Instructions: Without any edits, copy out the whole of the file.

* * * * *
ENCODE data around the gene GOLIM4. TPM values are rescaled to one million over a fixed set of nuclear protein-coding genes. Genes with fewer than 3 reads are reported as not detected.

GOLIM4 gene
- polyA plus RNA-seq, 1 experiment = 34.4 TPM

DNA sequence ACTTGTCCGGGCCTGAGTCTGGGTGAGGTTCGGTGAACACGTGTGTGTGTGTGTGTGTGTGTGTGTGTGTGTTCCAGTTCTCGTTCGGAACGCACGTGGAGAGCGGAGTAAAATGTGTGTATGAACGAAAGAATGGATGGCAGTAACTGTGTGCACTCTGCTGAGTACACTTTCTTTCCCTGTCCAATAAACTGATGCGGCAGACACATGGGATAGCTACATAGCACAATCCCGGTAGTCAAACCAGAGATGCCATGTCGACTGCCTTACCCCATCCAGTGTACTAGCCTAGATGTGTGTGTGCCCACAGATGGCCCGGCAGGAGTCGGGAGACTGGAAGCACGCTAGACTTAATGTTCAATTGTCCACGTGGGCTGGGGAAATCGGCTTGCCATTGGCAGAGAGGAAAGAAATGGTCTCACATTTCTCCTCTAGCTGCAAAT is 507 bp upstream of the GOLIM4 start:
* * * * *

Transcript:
ENCODE data around the gene GOLIM4. TPM values are rescaled to one million over a fixed set of nuclear protein-coding genes. Genes with fewer than 3 reads are reported as not detected.

GOLIM4 gene
- polyA plus RNA-seq, 1 experiment = 34.4 TPM

DNA sequence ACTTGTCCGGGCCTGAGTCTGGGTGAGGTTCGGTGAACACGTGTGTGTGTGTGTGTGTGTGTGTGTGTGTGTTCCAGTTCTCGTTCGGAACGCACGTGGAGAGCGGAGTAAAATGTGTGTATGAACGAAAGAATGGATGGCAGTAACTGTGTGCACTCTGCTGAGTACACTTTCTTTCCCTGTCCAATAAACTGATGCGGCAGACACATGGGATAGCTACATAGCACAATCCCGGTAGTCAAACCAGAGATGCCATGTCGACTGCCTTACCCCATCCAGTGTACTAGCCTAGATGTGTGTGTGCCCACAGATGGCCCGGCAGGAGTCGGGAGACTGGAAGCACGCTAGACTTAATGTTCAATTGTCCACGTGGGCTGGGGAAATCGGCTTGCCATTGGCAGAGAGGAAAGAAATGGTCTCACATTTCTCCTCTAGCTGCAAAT is 507 bp upstream of the GOLIM4 start: